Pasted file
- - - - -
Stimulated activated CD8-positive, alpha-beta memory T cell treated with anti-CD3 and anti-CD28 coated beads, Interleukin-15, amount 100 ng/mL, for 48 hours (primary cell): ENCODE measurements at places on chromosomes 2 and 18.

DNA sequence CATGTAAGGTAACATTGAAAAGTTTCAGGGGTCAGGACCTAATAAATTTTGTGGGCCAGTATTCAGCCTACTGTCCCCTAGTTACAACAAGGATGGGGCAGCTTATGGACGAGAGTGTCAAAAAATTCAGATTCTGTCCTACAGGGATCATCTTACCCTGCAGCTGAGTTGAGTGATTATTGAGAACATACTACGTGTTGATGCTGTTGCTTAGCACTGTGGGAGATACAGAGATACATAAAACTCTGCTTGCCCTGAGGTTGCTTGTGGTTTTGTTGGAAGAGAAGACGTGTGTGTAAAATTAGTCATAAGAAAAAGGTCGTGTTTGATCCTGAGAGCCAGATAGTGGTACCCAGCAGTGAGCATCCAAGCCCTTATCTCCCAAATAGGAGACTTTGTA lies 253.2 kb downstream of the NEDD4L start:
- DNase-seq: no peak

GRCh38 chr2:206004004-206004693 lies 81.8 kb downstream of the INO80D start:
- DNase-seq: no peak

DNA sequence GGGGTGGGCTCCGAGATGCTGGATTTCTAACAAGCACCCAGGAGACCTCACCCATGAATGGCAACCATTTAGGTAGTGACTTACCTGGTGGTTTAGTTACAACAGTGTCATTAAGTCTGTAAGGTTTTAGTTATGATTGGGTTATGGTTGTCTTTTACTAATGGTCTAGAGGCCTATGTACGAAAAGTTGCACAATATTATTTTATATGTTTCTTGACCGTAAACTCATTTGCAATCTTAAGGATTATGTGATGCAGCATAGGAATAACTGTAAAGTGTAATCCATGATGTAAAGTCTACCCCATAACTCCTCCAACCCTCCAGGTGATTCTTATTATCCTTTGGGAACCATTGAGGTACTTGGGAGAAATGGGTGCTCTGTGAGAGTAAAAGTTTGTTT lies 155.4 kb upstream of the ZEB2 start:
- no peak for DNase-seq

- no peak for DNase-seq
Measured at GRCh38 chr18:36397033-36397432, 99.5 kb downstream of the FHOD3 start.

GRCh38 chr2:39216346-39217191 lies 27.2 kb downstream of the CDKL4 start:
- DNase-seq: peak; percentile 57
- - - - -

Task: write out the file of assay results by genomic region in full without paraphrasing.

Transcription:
Stimulated activated CD8-positive, alpha-beta memory T cell treated with anti-CD3 and anti-CD28 coated beads, Interleukin-15, amount 100 ng/mL, for 48 hours (primary cell): ENCODE measurements at places on chromosomes 2 and 18.

DNA sequence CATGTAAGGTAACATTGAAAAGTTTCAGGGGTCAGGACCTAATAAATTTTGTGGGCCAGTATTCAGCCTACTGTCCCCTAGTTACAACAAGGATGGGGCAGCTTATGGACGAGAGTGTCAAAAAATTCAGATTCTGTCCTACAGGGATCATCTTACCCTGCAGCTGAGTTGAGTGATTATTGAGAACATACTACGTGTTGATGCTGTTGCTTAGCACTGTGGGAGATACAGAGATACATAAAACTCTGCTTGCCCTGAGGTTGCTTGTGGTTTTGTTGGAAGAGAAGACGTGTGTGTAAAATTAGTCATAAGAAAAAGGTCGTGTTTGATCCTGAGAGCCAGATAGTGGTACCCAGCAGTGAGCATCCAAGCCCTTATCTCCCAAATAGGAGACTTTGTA lies 253.2 kb downstream of the NEDD4L start:
- DNase-seq: no peak

GRCh38 chr2:206004004-206004693 lies 81.8 kb downstream of the INO80D start:
- DNase-seq: no peak

DNA sequence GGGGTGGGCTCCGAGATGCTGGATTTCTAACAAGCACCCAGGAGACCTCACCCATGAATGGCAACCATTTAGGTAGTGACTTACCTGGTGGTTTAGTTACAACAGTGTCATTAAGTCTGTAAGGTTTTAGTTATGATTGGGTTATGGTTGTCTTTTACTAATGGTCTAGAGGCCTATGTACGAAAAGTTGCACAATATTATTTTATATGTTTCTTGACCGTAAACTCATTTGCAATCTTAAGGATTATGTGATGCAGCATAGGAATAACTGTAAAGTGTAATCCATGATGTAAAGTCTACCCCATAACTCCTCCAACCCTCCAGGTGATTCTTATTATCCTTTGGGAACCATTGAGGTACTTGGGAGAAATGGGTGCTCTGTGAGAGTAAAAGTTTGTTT lies 155.4 kb upstream of the ZEB2 start:
- no peak for DNase-seq

- no peak for DNase-seq
Measured at GRCh38 chr18:36397033-36397432, 99.5 kb downstream of the FHOD3 start.

GRCh38 chr2:39216346-39217191 lies 27.2 kb downstream of the CDKL4 start:
- DNase-seq: peak; percentile 57